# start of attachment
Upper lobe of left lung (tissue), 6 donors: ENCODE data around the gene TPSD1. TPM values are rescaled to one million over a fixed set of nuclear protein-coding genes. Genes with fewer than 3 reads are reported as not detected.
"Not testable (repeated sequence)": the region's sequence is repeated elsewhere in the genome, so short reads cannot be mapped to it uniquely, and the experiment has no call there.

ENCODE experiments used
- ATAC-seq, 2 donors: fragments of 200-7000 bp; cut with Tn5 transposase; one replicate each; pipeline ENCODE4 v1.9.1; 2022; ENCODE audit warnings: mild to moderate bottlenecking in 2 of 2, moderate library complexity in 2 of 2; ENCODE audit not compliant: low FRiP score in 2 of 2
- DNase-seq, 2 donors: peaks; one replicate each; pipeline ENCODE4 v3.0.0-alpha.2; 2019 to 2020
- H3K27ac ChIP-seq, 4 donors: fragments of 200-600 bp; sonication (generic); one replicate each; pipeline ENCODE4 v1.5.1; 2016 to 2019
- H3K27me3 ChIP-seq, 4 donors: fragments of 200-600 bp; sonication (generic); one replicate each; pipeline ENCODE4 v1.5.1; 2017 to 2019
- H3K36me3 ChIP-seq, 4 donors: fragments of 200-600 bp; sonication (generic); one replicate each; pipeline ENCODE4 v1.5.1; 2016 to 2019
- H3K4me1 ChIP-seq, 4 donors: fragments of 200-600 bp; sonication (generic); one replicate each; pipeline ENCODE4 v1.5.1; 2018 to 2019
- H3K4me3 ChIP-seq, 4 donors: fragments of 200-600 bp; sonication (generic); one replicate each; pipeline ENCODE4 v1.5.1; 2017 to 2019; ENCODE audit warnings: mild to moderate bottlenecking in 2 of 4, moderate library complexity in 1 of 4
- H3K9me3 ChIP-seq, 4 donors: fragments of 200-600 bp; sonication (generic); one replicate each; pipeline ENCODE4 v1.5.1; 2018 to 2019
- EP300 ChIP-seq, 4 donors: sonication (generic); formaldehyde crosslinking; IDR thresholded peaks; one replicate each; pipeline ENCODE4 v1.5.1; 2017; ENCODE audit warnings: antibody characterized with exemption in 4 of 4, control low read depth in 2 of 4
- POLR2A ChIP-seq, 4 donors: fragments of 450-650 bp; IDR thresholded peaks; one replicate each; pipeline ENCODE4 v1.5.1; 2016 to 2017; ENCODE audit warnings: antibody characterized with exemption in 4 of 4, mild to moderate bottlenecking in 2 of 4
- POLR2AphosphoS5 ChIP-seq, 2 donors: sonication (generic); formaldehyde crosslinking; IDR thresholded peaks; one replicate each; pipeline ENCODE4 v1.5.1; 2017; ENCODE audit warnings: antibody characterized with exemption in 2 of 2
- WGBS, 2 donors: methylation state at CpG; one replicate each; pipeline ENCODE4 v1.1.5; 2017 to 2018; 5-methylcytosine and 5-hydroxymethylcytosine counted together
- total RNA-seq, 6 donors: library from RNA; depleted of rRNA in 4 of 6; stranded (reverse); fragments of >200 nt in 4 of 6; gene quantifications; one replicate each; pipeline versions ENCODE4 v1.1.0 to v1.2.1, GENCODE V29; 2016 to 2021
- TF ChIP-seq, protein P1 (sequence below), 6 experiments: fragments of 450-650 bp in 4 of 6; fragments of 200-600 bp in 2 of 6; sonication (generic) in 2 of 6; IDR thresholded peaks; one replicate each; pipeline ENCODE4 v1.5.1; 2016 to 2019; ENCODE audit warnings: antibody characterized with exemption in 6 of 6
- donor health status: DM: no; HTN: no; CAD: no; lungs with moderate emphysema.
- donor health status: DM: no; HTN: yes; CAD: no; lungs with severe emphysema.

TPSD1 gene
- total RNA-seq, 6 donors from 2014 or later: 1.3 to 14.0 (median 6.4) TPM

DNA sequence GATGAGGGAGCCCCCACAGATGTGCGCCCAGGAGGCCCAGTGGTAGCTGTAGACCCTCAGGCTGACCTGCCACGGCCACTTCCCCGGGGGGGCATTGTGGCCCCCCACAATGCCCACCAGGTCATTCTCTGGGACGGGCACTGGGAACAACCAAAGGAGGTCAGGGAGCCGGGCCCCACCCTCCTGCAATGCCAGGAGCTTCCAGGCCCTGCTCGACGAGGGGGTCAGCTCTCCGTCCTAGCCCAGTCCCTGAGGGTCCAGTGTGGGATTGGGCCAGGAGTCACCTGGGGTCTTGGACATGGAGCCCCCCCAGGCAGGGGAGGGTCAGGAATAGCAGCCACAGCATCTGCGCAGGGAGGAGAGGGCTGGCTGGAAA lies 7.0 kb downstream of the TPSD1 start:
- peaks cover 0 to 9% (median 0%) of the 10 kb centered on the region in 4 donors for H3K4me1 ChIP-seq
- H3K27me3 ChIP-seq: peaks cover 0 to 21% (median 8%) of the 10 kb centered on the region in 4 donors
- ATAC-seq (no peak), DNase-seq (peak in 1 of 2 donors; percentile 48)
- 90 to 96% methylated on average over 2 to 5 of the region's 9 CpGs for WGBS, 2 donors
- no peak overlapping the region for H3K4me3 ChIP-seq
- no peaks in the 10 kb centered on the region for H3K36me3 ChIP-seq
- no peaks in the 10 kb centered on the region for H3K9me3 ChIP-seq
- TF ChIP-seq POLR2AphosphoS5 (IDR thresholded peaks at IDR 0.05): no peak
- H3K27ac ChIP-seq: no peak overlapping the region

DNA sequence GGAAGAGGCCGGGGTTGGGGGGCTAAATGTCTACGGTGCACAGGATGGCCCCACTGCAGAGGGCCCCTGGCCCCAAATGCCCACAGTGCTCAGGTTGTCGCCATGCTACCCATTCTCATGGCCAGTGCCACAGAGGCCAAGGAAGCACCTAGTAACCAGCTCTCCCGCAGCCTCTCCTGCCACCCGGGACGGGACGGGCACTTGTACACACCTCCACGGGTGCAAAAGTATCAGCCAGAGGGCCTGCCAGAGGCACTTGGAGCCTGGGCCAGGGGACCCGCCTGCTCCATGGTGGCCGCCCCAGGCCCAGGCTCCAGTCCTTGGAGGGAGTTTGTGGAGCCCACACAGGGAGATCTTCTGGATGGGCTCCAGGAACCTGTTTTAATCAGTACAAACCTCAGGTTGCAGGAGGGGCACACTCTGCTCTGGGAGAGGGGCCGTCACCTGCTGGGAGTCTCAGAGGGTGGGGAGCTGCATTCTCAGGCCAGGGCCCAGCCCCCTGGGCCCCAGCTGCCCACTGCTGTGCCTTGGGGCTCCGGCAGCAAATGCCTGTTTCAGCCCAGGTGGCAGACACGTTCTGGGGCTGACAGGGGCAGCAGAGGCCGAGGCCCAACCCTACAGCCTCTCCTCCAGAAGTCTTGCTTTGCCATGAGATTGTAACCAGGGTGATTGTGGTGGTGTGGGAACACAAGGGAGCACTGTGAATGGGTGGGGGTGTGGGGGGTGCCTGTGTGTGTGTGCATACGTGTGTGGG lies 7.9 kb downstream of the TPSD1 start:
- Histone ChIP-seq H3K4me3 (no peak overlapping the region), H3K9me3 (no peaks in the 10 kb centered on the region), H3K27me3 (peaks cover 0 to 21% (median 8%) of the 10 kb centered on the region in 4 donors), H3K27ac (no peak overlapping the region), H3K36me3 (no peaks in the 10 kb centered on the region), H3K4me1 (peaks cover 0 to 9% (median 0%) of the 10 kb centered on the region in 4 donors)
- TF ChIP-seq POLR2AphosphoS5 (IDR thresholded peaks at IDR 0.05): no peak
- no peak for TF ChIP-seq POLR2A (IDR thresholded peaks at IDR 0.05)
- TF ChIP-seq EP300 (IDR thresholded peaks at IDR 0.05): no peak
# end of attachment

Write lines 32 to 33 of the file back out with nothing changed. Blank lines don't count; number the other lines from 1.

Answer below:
DNA sequence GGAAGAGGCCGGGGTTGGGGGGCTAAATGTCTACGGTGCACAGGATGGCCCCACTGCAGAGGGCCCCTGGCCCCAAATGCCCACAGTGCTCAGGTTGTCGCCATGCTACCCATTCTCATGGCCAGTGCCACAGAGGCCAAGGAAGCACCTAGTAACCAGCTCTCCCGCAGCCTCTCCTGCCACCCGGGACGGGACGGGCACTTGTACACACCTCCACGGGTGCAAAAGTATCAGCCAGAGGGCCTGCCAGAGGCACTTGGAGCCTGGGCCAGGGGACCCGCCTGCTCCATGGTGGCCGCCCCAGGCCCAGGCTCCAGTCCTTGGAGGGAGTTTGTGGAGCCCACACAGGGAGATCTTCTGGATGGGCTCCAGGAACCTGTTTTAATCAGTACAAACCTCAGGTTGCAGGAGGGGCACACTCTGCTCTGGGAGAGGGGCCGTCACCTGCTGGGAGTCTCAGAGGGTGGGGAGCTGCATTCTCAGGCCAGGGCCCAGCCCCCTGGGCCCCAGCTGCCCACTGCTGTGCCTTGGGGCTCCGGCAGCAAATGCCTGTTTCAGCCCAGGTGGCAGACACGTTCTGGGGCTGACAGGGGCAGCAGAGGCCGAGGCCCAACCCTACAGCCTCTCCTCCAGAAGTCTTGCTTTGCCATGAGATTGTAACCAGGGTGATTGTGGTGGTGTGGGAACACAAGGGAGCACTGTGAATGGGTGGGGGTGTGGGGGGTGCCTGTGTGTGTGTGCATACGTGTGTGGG lies 7.9 kb downstream of the TPSD1 start:
- Histone ChIP-seq H3K4me3 (no peak overlapping the region), H3K9me3 (no peaks in the 10 kb centered on the region), H3K27me3 (peaks cover 0 to 21% (median 8%) of the 10 kb centered on the region in 4 donors), H3K27ac (no peak overlapping the region), H3K36me3 (no peaks in the 10 kb centered on the region), H3K4me1 (peaks cover 0 to 9% (median 0%) of the 10 kb centered on the region in 4 donors)